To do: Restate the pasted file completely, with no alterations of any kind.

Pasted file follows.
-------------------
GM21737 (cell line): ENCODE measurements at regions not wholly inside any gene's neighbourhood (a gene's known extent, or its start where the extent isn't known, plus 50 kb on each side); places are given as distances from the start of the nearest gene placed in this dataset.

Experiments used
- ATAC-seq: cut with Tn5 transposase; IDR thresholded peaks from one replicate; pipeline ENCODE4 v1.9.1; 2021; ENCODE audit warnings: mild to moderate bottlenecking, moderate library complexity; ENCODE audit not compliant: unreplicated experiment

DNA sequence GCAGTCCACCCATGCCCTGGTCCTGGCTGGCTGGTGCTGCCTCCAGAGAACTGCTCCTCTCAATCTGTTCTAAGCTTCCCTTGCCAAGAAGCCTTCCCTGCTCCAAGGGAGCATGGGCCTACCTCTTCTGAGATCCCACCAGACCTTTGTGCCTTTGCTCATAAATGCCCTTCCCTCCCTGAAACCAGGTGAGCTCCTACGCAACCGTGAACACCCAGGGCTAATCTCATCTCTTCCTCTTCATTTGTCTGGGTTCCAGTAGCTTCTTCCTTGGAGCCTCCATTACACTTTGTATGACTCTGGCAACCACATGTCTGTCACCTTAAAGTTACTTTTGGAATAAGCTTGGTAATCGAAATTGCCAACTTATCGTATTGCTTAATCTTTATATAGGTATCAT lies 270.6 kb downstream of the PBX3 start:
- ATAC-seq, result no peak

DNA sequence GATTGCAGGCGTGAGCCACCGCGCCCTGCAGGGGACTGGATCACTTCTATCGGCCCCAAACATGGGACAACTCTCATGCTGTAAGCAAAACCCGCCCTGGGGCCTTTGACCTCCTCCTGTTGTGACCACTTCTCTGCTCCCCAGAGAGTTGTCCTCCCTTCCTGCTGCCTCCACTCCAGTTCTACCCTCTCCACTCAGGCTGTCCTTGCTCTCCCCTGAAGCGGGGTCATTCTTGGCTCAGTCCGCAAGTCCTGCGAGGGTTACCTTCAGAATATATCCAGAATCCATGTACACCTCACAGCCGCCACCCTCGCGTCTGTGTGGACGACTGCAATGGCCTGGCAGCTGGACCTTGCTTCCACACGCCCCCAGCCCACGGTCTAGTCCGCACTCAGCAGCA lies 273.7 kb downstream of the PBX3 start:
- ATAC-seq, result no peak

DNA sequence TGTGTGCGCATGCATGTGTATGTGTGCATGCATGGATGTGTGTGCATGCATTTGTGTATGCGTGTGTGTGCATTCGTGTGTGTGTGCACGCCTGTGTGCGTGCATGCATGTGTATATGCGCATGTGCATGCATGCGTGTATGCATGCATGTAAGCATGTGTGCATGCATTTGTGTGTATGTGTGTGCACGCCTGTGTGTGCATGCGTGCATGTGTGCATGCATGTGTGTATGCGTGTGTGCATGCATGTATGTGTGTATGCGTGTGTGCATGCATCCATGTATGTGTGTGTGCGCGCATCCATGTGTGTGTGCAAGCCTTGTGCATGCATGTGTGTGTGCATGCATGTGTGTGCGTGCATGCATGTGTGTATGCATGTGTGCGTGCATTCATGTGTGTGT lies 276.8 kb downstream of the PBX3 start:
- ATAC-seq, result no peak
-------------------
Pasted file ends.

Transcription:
GM21737 (cell line): ENCODE measurements at regions not wholly inside any gene's neighbourhood (a gene's known extent, or its start where the extent isn't known, plus 50 kb on each side); places are given as distances from the start of the nearest gene placed in this dataset.

Experiments used
- ATAC-seq: cut with Tn5 transposase; IDR thresholded peaks from one replicate; pipeline ENCODE4 v1.9.1; 2021; ENCODE audit warnings: mild to moderate bottlenecking, moderate library complexity; ENCODE audit not compliant: unreplicated experiment

DNA sequence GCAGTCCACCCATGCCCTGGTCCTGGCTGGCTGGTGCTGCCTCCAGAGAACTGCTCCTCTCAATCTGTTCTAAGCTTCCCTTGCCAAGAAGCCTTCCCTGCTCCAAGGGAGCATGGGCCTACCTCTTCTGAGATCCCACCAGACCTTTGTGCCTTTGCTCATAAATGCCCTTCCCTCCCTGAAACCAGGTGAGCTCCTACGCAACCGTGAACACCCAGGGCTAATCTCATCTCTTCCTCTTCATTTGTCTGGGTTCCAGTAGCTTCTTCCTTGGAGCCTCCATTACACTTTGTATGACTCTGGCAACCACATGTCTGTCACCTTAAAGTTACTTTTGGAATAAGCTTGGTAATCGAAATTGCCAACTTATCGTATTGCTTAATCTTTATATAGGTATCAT lies 270.6 kb downstream of the PBX3 start:
- ATAC-seq, result no peak

DNA sequence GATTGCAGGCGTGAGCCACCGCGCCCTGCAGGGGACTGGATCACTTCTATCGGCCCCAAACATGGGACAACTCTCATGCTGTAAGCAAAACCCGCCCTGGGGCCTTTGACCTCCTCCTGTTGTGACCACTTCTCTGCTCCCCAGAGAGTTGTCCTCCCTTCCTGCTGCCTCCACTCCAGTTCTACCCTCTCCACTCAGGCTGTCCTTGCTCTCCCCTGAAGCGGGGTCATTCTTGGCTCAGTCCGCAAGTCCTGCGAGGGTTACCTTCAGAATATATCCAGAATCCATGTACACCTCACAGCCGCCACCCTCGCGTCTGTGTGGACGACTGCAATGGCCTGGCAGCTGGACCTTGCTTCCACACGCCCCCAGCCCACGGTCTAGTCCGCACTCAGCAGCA lies 273.7 kb downstream of the PBX3 start:
- ATAC-seq, result no peak

DNA sequence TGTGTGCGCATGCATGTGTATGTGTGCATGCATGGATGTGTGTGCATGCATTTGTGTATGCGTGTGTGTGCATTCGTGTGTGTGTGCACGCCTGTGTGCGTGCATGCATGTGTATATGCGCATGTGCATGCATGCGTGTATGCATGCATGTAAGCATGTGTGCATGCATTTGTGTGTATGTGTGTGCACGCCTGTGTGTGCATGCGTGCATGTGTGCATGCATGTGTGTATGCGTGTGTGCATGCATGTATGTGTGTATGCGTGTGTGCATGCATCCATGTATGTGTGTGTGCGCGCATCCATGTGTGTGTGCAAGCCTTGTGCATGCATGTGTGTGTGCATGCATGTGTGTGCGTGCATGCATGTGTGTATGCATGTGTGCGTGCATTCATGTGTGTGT lies 276.8 kb downstream of the PBX3 start:
- ATAC-seq, result no peak